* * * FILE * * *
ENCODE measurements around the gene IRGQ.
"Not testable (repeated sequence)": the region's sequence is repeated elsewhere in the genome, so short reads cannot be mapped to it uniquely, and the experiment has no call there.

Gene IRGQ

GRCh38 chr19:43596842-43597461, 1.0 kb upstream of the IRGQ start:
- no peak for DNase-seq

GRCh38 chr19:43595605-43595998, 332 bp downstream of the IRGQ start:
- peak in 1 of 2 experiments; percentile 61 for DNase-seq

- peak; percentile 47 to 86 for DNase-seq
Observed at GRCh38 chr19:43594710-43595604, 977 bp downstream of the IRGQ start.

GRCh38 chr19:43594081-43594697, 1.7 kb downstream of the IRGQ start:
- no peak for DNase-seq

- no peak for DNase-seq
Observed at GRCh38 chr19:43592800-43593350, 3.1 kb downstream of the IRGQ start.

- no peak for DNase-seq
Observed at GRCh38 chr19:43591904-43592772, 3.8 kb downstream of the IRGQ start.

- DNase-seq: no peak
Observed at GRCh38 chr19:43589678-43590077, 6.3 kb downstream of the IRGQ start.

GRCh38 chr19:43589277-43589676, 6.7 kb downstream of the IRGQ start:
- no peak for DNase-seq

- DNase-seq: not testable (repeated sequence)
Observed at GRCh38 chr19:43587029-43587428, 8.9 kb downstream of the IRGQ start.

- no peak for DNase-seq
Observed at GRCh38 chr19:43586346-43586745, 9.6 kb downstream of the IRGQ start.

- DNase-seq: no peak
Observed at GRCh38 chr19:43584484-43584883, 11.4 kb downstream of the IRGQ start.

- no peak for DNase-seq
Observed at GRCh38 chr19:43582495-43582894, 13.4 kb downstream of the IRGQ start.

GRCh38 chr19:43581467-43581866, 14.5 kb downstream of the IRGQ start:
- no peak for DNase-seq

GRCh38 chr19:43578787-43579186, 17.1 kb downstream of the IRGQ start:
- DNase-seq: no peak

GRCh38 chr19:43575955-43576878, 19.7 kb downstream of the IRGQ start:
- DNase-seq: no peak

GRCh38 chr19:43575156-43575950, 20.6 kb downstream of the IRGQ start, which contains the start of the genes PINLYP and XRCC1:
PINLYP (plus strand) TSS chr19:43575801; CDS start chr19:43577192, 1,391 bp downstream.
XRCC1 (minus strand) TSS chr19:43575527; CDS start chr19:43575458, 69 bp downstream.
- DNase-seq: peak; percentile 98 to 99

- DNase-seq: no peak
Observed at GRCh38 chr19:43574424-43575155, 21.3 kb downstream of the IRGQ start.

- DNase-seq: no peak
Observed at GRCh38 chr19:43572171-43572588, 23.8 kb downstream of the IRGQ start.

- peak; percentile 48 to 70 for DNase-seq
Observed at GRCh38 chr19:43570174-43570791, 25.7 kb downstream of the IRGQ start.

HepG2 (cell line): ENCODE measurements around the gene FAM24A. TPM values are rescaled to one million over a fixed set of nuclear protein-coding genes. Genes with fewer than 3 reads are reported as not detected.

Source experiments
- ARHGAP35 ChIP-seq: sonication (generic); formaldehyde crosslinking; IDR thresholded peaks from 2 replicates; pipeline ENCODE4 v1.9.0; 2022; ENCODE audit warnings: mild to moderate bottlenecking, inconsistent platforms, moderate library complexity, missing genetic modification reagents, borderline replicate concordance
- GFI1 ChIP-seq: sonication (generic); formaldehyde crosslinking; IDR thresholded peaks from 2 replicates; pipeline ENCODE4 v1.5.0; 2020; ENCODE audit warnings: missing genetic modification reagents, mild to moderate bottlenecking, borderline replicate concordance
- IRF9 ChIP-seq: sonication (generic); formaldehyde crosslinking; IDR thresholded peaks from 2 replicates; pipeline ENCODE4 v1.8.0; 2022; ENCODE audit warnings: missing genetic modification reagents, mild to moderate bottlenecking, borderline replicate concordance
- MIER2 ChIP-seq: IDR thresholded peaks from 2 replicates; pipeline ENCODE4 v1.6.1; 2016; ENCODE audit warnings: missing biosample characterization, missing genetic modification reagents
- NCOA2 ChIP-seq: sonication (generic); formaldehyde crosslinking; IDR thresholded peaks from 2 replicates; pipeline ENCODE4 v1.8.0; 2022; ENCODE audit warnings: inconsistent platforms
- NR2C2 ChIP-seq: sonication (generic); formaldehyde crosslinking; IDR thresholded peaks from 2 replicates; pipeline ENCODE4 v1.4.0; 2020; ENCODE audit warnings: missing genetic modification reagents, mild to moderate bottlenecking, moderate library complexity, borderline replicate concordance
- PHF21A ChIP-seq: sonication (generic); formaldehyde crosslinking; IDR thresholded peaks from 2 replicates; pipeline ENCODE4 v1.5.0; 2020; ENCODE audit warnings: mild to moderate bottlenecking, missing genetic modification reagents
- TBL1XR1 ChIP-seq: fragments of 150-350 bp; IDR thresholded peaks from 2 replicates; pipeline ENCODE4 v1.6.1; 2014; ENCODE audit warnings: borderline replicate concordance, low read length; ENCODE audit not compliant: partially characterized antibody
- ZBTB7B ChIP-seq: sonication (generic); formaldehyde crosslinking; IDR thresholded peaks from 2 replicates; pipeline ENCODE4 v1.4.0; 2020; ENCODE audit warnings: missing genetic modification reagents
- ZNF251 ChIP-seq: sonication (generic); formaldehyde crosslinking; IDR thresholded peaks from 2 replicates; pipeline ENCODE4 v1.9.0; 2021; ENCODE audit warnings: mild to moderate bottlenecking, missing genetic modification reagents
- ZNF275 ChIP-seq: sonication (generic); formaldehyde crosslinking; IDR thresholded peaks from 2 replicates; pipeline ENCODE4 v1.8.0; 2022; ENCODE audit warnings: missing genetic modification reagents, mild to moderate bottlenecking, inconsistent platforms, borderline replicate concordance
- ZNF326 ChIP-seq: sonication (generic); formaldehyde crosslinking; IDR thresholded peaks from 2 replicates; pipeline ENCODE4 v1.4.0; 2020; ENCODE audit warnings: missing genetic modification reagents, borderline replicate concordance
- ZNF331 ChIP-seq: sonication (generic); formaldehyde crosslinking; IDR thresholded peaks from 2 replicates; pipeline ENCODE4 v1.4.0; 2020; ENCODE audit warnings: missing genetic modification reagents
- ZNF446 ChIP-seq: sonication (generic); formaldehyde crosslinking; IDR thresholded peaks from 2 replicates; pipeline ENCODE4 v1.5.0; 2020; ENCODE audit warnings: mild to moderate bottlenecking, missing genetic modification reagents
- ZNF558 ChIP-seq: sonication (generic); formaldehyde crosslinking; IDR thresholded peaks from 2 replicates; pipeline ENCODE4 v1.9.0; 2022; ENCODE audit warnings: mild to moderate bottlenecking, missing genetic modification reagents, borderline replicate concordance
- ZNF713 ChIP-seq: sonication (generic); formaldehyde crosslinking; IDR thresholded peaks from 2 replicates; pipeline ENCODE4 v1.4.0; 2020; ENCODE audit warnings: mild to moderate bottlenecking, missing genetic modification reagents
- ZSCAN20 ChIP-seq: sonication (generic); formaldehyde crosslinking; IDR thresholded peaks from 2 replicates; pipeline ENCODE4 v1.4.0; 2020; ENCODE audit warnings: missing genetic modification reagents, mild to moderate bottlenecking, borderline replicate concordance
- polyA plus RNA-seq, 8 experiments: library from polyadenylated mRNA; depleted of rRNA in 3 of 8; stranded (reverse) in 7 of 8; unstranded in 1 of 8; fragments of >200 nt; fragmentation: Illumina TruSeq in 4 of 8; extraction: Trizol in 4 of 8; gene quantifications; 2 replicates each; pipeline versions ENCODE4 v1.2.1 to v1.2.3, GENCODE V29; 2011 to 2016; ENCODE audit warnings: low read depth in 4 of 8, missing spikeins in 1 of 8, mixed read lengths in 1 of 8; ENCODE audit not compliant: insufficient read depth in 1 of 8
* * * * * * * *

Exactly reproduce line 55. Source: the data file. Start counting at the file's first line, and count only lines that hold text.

- ZNF251 ChIP-seq: sonication (generic); formaldehyde crosslinking; IDR thresholded peaks from 2 replicates; pipeline ENCODE4 v1.9.0; 2021; ENCODE audit warnings: mild to moderate bottlenecking, missing genetic modification reagents